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And this is San Damiano – the way down the hill from the town is lovely, lined with olive groves.  The church which Francis rebuilt, where he experienced the call of Christ in a profound way, and where the Poor Clares first lived and prayed, and where St. Clare died.

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The main piazza in the center of the town – Francis’s birthplace is on this square, hidden behind the tourism office.

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The basilica, where the tomb of Francis is located, and of course, the site of the amazing frescoes by Giotto and others.  A place of profound prayer.

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Playground outside Assisi walls

Then back to Santa Maria degli Angeli, the location of the Porziuncola, the site of one of the early settlements of the friars and the place where St. Francis died. (again, no inside photos allowed – but look up the images – the tiny church in the midst of the big basilica…)

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I think of all the sites, being in that spot where Francis died in the midst of such physical suffering, his brotherhood already in some disarray,and pondering the  tension between humility, poverty of spirit and the majesty of the basilica..was the most thought-provoking.

Last year, I wrote about another encounter I had in Assisi, and its relation to the whole homeschooling thing…..

On St. Bruno

On this feast of St. Bruno, founder of the Carthusians, you might want to read this talk that Pope Emeritus Benedict XVI gave in 2011 at the Charterhouse of Serra San Bruno:

I chose to mention this socio-cultural condition because it highlights the specific charism of the Charterhouse as a precious gift for the Church and for the world, a gift that contains a deep message for our life and for the whole of humanity. I shall sum it up like this: by withdrawing into silence and solitude, human beings, so to speak, “expose” themselves to reality in their nakedness, to that apparent “void”, which I mentioned at the outset, in order to experience instead Fullness, the presence of God, of the most real Reality that exists and that lies beyond the tangible dimension. He is a perceptible presence in every creature: in the air that we breathe, in the light that we see and that warms us, in the grass, in stones…. God,Creator omnium, [the Creator of all], passes through all things but is beyond them and for this very reason is the foundation of them all.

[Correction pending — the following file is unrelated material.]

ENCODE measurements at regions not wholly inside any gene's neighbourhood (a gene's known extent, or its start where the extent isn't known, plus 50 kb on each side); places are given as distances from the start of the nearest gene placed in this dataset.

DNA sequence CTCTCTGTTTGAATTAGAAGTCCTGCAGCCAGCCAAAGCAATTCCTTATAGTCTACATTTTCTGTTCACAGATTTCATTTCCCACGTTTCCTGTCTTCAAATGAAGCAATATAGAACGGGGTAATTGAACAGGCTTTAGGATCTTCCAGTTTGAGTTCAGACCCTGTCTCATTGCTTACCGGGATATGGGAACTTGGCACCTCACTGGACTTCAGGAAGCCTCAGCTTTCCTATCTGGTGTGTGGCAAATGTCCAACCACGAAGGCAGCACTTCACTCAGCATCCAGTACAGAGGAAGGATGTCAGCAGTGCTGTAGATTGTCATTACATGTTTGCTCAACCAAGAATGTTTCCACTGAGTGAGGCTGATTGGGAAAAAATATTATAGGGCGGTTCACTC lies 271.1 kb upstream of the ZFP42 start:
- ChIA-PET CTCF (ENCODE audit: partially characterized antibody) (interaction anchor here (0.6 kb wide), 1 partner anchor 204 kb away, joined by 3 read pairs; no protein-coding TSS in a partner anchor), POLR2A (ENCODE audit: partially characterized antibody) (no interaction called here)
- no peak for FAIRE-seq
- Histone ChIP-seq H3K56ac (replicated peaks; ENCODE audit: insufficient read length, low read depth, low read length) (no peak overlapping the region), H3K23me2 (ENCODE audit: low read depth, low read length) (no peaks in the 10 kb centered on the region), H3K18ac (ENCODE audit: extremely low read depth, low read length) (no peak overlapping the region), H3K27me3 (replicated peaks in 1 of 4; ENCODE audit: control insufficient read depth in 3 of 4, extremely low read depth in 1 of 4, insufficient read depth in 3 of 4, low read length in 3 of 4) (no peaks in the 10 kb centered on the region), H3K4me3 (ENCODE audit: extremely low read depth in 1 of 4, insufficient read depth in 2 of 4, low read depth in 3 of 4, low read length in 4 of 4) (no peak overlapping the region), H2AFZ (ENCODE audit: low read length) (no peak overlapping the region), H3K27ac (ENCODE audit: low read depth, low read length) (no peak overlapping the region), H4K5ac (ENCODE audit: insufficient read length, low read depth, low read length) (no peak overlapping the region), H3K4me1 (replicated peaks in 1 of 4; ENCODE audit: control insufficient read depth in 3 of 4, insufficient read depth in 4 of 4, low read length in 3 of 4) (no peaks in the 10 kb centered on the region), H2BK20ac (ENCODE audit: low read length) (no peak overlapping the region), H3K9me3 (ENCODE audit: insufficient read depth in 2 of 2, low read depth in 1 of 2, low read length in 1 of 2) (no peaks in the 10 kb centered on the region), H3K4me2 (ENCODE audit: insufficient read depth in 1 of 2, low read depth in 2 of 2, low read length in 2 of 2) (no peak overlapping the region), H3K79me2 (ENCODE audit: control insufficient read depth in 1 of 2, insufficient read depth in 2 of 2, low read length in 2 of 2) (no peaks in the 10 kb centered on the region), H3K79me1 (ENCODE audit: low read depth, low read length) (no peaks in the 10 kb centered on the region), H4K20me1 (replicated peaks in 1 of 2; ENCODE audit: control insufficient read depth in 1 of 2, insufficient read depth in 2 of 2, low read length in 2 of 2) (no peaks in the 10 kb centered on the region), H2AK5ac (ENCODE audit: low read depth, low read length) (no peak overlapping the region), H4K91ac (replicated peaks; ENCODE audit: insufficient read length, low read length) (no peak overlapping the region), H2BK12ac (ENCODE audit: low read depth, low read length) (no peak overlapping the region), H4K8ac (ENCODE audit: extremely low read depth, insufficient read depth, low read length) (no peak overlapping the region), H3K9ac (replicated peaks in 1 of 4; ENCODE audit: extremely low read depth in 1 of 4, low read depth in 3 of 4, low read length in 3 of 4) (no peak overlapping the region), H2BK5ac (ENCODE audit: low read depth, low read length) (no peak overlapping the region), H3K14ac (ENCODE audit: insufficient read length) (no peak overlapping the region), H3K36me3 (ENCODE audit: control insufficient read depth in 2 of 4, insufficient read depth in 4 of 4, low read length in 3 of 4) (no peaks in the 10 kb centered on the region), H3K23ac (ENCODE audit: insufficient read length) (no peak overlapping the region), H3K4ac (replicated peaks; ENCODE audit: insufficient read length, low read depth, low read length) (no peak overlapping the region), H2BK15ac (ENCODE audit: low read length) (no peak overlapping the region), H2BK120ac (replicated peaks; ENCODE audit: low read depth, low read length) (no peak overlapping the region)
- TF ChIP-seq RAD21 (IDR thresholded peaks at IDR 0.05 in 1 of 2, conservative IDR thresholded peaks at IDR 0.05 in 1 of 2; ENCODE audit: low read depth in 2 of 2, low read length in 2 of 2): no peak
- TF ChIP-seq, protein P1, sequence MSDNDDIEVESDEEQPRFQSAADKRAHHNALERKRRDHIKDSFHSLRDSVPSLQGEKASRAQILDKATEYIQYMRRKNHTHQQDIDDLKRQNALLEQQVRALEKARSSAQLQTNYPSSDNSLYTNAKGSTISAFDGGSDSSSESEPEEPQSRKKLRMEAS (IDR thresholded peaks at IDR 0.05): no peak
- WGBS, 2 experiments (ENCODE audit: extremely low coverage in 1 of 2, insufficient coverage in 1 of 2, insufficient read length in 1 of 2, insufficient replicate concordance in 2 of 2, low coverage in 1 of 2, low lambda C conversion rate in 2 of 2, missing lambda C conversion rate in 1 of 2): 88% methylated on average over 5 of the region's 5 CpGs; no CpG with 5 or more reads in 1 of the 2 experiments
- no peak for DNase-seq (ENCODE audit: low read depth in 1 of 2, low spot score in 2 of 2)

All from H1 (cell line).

The monk, in leaving everything, “takes a risk”, as it were: he exposes himself to solitude and silence in order to live on nothing but the essential, and precisely in living on the essential he also finds a deep communion with his brethren, with every human being.

Some might think that it would suffice to come here to take this “leap”. But it is not like this. This vocation, like every vocation, finds an answer in an ongoing process, in a life-long search. Indeed it is not enough to withdraw to a place such as this in order to learn to be in God’s presence. Just as in marriage it is not enough to celebrate the Sacrament to become effectively one but it is necessary to let God’s grace act and to walk together through the daily routine of conjugal life, so becoming monks requires time, practice and patience, “in a divine and persevering vigilance”, as St Bruno said, they “await the return of their Lord so that they might be able to open the door to him as soon as he knocks” (Letter to Rudolph “the Green”, n. 4); and the beauty of every vocation in the Church consists precisely in this: giving God time to act with his Spirit and to one’s own humanity to form itself, to grow in that particular state of life according to the measure of the maturity of Christ.

In Christ there is everything, fullness; we need time to make one of the dimensions of his mystery our own. We could say that this is a journey of transformation in which the mystery of Christi’s resurrection is brought about and made manifest in us, a mystery of which the word of God in the biblical Reading from the Letter to the Romans has reminded us this evening: the Holy Spirit who raised Jesus from the dead and will give life to our mortal bodies also (cf. Rom 8:11) is the One who also brings about our configuration to Christ in accordance with each one’s vocation, a journey that unwinds from the baptismal font to death, a passing on to the Father’s house. In the world’s eyes it sometimes seems impossible to spend one’s whole life in a monastery but in fact a whole life barely suffices to enter into this union with God, into this essential and profound Reality which is Jesus Christ.

"amy welborn"This is why I have come here, dear Brothers who make up the Carthusian Community of Serra San Bruno, to tell you that the Church needs you and that you need the Church! Your place is not on the fringes: no vocation in the People of God is on the fringes. We are one body, in which every member is important and has the same dignity, and is inseparable from the whole. You too, who live in voluntary isolation, are in the heart of the Church and make the pure blood of contemplation and of the love of God course through your veins.